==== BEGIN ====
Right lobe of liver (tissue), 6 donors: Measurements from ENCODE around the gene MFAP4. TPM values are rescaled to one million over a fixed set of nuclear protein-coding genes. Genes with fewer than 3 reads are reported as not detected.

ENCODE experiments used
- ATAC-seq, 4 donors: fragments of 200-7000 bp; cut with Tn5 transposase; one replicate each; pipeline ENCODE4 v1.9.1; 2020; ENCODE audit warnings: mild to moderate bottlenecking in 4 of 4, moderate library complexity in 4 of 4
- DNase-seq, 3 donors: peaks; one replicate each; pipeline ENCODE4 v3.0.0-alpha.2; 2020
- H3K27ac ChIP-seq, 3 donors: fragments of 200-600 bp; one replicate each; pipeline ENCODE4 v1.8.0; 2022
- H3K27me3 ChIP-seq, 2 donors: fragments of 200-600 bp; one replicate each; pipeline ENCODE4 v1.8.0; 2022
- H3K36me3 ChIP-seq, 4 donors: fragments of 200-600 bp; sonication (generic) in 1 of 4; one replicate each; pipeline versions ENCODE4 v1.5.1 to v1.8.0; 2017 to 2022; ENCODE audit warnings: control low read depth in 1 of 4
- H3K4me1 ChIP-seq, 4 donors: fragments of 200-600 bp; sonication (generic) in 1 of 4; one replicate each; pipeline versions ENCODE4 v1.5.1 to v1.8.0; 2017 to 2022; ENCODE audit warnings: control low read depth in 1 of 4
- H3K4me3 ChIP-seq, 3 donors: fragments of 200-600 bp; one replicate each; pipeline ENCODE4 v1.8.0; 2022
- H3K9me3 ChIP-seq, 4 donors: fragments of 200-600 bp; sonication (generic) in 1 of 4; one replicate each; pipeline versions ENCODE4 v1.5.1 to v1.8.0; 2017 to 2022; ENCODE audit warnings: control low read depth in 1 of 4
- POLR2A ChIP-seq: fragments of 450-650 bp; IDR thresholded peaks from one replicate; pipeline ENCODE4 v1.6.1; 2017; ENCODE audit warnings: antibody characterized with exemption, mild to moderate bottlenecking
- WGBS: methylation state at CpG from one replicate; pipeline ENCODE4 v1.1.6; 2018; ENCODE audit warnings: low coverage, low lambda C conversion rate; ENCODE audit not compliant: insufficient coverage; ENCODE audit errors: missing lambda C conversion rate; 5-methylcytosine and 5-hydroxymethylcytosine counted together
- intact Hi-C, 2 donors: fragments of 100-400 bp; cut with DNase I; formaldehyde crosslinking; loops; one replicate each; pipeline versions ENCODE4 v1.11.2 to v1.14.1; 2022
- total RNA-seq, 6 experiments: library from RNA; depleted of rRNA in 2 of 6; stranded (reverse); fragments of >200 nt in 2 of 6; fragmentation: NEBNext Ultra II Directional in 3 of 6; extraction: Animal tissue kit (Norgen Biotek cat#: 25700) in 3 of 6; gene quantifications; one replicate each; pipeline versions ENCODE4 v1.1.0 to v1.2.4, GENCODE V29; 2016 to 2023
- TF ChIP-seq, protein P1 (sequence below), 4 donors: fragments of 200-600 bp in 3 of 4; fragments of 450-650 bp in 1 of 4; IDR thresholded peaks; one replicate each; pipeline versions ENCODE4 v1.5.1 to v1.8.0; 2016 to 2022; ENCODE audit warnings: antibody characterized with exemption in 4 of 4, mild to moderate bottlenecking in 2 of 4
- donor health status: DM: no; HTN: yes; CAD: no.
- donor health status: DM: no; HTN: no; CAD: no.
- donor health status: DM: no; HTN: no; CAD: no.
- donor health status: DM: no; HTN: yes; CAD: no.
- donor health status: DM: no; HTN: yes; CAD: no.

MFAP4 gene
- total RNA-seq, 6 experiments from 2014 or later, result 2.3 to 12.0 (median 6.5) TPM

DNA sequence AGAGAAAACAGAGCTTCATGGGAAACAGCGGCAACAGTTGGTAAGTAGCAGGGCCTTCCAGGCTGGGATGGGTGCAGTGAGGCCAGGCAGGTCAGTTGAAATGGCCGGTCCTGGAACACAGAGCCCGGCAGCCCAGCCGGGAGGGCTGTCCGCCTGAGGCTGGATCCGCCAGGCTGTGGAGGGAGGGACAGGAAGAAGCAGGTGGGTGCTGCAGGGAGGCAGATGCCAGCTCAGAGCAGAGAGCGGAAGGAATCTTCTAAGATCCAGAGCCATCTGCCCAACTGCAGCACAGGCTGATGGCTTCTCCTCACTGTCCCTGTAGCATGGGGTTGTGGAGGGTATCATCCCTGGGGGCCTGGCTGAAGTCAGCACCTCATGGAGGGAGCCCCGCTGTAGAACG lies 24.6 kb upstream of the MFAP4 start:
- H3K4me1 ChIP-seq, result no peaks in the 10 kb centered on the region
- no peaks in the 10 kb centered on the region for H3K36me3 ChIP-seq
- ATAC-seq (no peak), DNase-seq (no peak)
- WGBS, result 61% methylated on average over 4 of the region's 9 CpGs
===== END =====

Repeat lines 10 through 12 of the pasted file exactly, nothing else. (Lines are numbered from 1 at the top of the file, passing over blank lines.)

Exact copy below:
- H3K9me3 ChIP-seq, 4 donors: fragments of 200-600 bp; sonication (generic) in 1 of 4; one replicate each; pipeline versions ENCODE4 v1.5.1 to v1.8.0; 2017 to 2022; ENCODE audit warnings: control low read depth in 1 of 4
- POLR2A ChIP-seq: fragments of 450-650 bp; IDR thresholded peaks from one replicate; pipeline ENCODE4 v1.6.1; 2017; ENCODE audit warnings: antibody characterized with exemption, mild to moderate bottlenecking
- WGBS: methylation state at CpG from one replicate; pipeline ENCODE4 v1.1.6; 2018; ENCODE audit warnings: low coverage, low lambda C conversion rate; ENCODE audit not compliant: insufficient coverage; ENCODE audit errors: missing lambda C conversion rate; 5-methylcytosine and 5-hydroxymethylcytosine counted together